Possibly this is another example of the New York / L.A. divide, but if you ask me, this book sucks.

Posted by Shmuel at 1:47 AM

February 23, 2003

Sir Apropos of Nothing, by Peter David

Eh. A mediocre read, not as clever as it thinks it is. I'll probably read the inevitable sequel, but without much enthusiasm. Peter David's done better.

Posted by Shmuel at 7:38 PM

February 12, 2003

Star Trek: Mission to Horatius, by Mack Reynolds

Originally published in 1968, republished in 1999, and bought new at a dollar store for one buck, this is about as good as one would expect, which is to say, "not very." But amusing at times, for wholly unintended reasons.

Posted by Shmuel at 1:21 AM

February 11, 2003

Amber 5: The Courts of Chaos, by Roger Zelazny

A disappointing finish to the original 5-book Amber series, one that leaves way too much open at the end. I think I said this earlier, but I'll say it again: Zelazny never should have been given this much room to play with in the first place.

On the bright side, I can now confidently insist that Lord of Light is his masterpiece, without having to worry about Amber being in the running. Because it's not even close.

Posted by Shmuel at 1:20 AM

February 9, 2003

Young Wizards 6: A Wizard Alone, by Diane Duane

The unresolved stuff from Book 5 continues to be unresolved, but this is not a problem, as it seems reasonable to assume that matters will come to a head in Book 7 or beyond. Once again, Duane changes lots of the rules to fit her present purposes... or, to put it in the terms of the book, she alters the kernel of Kit and Nita's universe whenever convenient.

But I'm just nitpicking. It's a good book and I liked it.

Posted by Shmuel at 8:44 AM

February 2, 2003

Enchanted Forest 2-4: Searching for Dragons, Calling on Dragons, and Talking to Dragons, by Patricia C. Wrede

These are by no means bad, but they're not as good as the first book in the series. The author never really earns the right to use the soapsuds trick as extensively as she does in these books; when it comes in at the end of the first book, it works on a temporary basis, but for it to be used this much, I'd expect some stronger limitations, or at least a better explanation, neither of which happen. More importantly, I was frustrated by the way Cimorene's character is dumbed down in the middle two books, apparently in order to give the newer characters a chance to shine. That said, book 4 is the second-best of the series, so it does end on an upswing.

Posted by Shmuel at 1:14 AM

January 26, 2003

Enchanted Forest 1: Dealing With Dragons, by Patricia C. Wrede

Very charming and delightful. I love books that take on fairy tales with a feminist sensibility, and this is a very good example of that genre. The writing style is reminiscent of Mary Anne's at times, or perhaps vice-versa.

As an aside, if I were the author, I'd want the head of whoever wrote the cover blurb on the edition I borrowed. It's an entirely inaccurate misrepresentation of what's inside.

Posted by Shmuel at 1:08 AM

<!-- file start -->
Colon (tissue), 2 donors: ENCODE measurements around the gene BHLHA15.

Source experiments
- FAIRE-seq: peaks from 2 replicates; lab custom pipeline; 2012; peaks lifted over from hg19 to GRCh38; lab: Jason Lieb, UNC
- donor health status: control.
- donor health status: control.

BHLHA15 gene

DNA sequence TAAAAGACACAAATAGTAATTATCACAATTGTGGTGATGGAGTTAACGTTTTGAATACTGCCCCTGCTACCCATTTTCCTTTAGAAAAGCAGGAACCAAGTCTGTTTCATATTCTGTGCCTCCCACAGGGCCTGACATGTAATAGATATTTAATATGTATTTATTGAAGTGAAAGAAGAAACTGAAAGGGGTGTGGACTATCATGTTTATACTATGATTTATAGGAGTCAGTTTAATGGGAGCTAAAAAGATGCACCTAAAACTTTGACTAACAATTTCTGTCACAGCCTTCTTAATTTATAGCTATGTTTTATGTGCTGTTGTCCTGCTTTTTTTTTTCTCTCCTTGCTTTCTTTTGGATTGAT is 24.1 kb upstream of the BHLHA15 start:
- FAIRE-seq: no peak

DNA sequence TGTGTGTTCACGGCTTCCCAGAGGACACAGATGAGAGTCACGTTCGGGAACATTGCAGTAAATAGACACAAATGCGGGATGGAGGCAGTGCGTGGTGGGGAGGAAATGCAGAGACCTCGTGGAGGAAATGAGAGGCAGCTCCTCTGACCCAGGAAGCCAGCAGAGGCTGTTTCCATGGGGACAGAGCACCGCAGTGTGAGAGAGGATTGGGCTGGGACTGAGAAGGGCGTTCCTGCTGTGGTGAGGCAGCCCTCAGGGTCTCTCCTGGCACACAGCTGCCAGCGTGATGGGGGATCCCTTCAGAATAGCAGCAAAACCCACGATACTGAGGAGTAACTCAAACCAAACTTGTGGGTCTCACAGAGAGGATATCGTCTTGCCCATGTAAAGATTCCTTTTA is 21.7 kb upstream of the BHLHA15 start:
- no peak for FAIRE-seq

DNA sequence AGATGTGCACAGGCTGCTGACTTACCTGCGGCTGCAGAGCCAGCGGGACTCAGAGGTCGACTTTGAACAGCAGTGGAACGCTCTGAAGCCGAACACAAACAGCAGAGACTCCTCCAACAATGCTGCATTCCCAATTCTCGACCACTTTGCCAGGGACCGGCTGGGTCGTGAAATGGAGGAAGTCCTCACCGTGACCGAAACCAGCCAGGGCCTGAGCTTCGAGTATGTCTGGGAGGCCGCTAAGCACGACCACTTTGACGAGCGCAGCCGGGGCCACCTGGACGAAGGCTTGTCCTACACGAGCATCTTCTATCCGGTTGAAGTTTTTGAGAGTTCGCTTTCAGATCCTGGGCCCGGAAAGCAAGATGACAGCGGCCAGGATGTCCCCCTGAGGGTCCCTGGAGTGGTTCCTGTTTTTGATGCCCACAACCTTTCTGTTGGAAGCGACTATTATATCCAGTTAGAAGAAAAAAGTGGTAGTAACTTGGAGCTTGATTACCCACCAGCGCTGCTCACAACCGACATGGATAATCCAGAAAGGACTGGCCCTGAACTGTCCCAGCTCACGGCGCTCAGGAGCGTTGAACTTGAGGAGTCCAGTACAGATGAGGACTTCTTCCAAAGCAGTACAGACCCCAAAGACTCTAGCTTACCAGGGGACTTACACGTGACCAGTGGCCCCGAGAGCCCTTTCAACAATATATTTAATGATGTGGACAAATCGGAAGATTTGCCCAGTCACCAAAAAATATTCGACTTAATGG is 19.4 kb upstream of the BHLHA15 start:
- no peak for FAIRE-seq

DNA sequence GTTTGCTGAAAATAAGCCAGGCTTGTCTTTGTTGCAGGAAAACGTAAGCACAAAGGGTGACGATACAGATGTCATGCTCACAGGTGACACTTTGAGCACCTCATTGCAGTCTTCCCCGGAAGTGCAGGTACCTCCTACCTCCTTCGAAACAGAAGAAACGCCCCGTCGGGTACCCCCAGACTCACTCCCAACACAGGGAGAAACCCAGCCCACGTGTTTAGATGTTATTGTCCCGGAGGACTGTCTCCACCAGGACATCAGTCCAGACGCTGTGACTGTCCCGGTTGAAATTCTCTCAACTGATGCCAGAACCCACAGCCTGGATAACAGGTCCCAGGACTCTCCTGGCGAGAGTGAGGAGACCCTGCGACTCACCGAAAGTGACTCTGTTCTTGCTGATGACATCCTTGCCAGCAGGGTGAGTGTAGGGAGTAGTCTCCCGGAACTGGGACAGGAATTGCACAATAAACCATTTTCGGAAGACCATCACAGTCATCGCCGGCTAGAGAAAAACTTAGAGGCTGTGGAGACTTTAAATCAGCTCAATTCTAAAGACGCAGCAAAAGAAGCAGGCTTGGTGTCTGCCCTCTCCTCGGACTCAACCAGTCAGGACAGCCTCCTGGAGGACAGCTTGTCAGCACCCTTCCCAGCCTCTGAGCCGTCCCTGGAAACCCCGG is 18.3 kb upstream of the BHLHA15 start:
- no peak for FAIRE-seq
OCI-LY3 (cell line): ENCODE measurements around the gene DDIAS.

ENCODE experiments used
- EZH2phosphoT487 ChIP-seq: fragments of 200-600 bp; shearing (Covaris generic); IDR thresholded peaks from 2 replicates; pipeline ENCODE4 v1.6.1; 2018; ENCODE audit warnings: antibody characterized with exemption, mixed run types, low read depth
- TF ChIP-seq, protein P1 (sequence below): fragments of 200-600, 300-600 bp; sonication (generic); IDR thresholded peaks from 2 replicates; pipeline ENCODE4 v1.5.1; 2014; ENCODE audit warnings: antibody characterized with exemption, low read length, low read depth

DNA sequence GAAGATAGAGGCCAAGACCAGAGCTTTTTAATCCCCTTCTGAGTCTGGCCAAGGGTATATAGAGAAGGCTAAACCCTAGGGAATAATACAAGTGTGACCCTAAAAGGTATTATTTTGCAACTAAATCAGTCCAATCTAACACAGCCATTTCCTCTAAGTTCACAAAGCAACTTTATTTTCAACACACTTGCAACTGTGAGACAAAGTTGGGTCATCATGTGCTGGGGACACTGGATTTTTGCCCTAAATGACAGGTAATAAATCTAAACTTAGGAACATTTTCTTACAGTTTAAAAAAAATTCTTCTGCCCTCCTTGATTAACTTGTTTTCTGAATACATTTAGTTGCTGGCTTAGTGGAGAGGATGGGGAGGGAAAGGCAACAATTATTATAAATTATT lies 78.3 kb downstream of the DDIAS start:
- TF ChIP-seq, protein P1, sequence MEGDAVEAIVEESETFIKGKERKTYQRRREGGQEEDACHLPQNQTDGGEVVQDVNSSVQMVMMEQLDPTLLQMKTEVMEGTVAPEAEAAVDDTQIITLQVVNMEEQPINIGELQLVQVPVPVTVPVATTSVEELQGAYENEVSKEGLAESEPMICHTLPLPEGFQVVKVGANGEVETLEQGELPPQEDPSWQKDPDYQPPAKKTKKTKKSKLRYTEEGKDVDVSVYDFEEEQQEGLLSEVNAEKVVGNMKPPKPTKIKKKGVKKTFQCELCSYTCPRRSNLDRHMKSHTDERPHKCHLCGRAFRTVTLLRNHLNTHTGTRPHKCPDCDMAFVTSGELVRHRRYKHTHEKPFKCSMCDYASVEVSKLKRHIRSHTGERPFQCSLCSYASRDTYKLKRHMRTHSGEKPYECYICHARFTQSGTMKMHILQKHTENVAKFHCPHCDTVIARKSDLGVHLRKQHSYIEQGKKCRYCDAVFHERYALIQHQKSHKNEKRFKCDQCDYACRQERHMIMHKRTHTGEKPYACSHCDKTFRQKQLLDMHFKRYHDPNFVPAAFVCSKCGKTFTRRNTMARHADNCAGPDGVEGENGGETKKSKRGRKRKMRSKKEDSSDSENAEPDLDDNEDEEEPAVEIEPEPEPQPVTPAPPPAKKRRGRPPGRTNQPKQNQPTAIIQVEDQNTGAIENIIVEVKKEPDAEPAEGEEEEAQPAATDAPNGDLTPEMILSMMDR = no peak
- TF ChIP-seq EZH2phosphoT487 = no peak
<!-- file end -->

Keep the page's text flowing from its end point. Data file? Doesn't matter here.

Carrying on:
January 23, 2003

Amber 4: The Hand of Oberon, by Roger Zelazny

Then again, this is Zelazny we're talking about; his modus operandi is to keep information from the reader at the outset, revealing important pieces of the puzzle only at the end, so that the reader can then go back to the start and see what had been going on in the first place. I think five books may have been too much space to allow him, frankly, but I'll reserve my judgment until I get my hands on Book 5. As for this installment, things are finally coming together. The revelation at the end was visible a mile away, but I'll take that as having been intentional.

Posted by Shmuel at 1:05 AM

January 22, 2003

Amber 3: Sign of the Unicorn, by Roger Zelazny

I begin to tire of the dei ex machina (Elaine? Is that the right plural?), but otherwise Amber Book 3 ain't bad.

Posted by Shmuel at 1:05 AM

January 21, 2003

Amber 2: The Guns of Avalon, by Roger Zelazny

The second book of the Amber series, which I'm finally getting around to reading only now, despite having been a Zelazny fan for years. A bit episodic and verging on overwrought, but good.

Posted by Shmuel at 1:00 AM

January 19, 2003

Space Cadet, by Robert Heinlein

Written in 1948 and clearly targeted at young boys, this book hasn't aged very well, but it has historical interest, akin to the sort one feels when reading a "Dick and Jane" book. How quaint! How charming! How simple and Utopic! And how vaguely creepy...

Posted by Shmuel at 12:59 AM

January 14, 2003

Young Wizards 5: The Wizard's Dilemma, by Diane Duane

I have a few minor quibbles (Duane tends to redefine the rules in every book, which comes across as owing more to expedience than reflecting a more sophisticated outlook), and one major one that might not be a problem at all, if it's addressed in Book 6. (A major plotline from the first half of the book is abruptly dropped, with no payoff of any sort.) But all of that aside, this was a good installment of a good series, and I'm looking forward to reading the next one.

Posted by Shmuel at 12:59 AM

January 12, 2003

Things Fall Apart, by Chinua Achebe

A bit dated -- one gets the sense that the author is trying to make points about African and European culture that are no longer controversial -- but a fairly important book, and not a bad read.

Posted by Shmuel at 12:58 AM

January 7, 2003

Syrup, by Maxx Barry

A fun, light read, more than a little trashy, with flashes of wit. Not very substantial, but a nice diversion for the start of this trip.

Posted by Shmuel at 12:58 AM